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The University Star

The Student News Site of Texas State University

The University Star

The Student News Site of Texas State University

The University Star

Female leaders in San Marcos share their paths to success

Photo Courtesy of Student Involvement and Engagement
Panelists (From Left to Right) Cynthia Hernandez, Zenarae Antoine, Bobbie Garza-Hernandez and Jessica Gendron speak at “Embracing Your Power,” Thursday, March 21, 2024, in LBJ Student Center Ballroom.

In honor of Women’s History Month, Texas State University’s Student Involvement & Engagement hosted a panel luncheon on March 21 in the LBJ Student Center Ballroom, highlighting the women in leadership.

The panel titled “Embracing Your Power” allowed four prominent women in leadership roles in San Marcos to share their stories.

Jessica Gendron

The keynote speaker, Jessica Gendron, is the CEO and president of The Center for Leadership Excellence, a resource for organizations and companies to build leadership and culture within the workplace. Gendron covered her experience as a woman and empowering other women, inspiring her to share her wisdom through her novel “What It Takes to Shatter Glass.”

“I started writing [the book] about self-advocacy because I believe with every fiber of my being that if we were better at advocating for ourselves as women, we would be able to be more successful, not just in our careers, but also in our personal relationships, our friendships, our romantic relationships and in our lives,” Gendron said.

After some research in 2019, Gendron discovered that a disproportionate number of men wrote books about leadership than women. This inspired her to understand the difference in how women achieved their success and offered an outlet for women to share their stories in a program called “Ladies Leading” where she interviewed successful, everyday female leaders.

While receiving anecdotes from successful women, Gendron realized commonalities throughout their stories and discovered seven female leadership competencies: self-advocacy, self-awareness, resilience, courage, communication, intuition and relationships. She said these skills, especially self-advocacy, are needed for women to succeed.

Cynthia Hernandez

Panelist Cynthia Hernandez, Texas State’s vice president for Student Success, was motivated by her father to become a leader, despite being a woman.

“My dad always said to me, ‘If you don’t see somebody who looks like yourself in something you want or in a position of leadership, you be the first,'” Hernandez said.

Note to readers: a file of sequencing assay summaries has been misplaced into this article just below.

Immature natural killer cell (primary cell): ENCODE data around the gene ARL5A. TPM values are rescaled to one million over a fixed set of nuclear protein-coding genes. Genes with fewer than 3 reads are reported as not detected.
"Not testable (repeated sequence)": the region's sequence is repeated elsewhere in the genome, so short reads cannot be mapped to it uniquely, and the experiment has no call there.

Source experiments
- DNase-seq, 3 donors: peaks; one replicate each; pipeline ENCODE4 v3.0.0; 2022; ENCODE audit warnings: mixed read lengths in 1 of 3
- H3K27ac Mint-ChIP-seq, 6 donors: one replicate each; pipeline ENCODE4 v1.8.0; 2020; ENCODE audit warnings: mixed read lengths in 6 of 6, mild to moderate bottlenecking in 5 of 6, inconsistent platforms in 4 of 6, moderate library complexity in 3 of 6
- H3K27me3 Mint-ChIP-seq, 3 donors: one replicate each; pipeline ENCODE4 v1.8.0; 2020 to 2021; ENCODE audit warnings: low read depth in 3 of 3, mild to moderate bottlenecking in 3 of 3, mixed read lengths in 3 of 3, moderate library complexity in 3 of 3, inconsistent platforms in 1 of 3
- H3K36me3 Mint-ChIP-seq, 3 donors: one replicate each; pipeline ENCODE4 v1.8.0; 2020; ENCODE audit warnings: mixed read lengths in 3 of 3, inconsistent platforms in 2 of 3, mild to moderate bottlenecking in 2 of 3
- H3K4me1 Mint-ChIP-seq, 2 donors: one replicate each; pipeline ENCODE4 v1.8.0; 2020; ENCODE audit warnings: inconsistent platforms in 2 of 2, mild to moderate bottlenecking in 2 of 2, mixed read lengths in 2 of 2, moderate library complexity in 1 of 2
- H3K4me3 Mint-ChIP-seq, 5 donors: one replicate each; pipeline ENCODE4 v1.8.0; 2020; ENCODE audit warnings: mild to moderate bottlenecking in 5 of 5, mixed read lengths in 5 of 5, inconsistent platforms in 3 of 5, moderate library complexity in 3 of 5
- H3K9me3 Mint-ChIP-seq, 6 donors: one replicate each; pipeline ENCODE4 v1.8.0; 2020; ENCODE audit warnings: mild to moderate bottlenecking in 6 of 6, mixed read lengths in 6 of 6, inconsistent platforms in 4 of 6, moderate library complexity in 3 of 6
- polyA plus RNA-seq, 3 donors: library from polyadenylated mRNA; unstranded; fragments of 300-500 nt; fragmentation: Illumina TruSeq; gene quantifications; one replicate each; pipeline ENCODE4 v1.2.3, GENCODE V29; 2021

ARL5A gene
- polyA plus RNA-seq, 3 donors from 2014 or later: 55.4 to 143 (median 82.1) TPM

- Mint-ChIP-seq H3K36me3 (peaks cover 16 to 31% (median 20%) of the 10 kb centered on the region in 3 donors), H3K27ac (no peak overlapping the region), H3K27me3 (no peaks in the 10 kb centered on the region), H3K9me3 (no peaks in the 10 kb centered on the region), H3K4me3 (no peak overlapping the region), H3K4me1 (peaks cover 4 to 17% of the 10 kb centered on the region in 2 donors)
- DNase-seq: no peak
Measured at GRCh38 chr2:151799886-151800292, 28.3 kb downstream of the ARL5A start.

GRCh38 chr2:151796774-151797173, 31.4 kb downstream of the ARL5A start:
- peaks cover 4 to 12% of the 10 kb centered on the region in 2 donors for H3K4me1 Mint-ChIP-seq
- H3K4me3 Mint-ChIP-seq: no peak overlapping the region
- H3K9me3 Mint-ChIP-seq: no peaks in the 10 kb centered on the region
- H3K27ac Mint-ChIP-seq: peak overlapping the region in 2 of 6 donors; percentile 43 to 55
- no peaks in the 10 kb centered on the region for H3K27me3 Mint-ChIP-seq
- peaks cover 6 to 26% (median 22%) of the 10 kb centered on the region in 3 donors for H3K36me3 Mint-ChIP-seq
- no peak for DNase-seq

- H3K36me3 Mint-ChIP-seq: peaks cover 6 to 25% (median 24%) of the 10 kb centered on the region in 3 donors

Before working at Texas State, Hernandez worked for the Office of the Vice President for Student Affairs at Texas A&M University for 15 years. For ten of those years, she was the only woman on the institution’s senior staff. However, Hernandez’s first female mentor offered her new lessons and perspectives that impacted her life.

Hernandez now possesses over 25 years of progressive leadership experience. She works to help students meet their academic goals.

“If we help students learn how to navigate, understand the agency they have and then the resources and scaffolding available to help them, then that helps them get… closer to their goal,” Hernandez said.

Zenarae Antoine

Panelist Zenarae Antoine, the head coach of Texas State Women’s Basketball, is the program’s all-time winningest coach. Her leadership and coaching skills have set 21 school records and six Sun Belt Conference records.

Antoine’s biggest role model is her mother, who immigrated to the U.S. from China after communists invaded the country. From a young age, Antoine’s mother gave her books that taught her more about her culture and exposed Antoine to prominent sports figures and scientists.

“The mentorship that I received from my mother, who’s my role model, was tremendous in me now seeking out mentorship within my profession and career,” Antoine said. 

Antoine highlighted the evolution of women’s sports through the media and the value of women’s participation in team sports, especially at a young age. She believes building leadership skills in women at a young age is best achieved through sports.

“Through sport is where a lot of us learn how to work cooperatively, how to learn under a specific… structure, how to be able to balance those things in addition to our other friends, and then obviously going to school,” Antoine said.

Bobbie Garza-Hernandez

Panelist Bobbie Garza-Hernandez, a San Marcos native, owns Pink Consulting, a public relations firm that’s developed her leadership skills through many facets.

Garza-Hernandez started her firm 27 years ago receiving most of her help from white males and Hispanic women while building her business and the least from white women and Hispanic males, which she believes is a cultural incident.

“Having had to overcome challenges and many, many obstacles as a woman of color in an environment that has been predominantly led by white males and white women…it really does help to have a sisterhood that is there to hold you up,” Garza-Hernandez said.

This lesson inspired Garza-Hernandez to create her company, Pink Consulting, which focuses on community outreach and engagement. During her tenure with the former Mayor of Austin, Gus Garcia, she met with Austin community leaders and advocates to focus on Hispanic communities. The relationships she created while doing this work translated into Garza-Hernandez’s business practices.

“[Pink Consulting] carved out a niche as the go-to company to help on high-profile projects that affected disenfranchised communities,” Garza-Hernandez said. “I count on women I met early in my career who have been lifelong friends. I count on them at every gesture in my life.”

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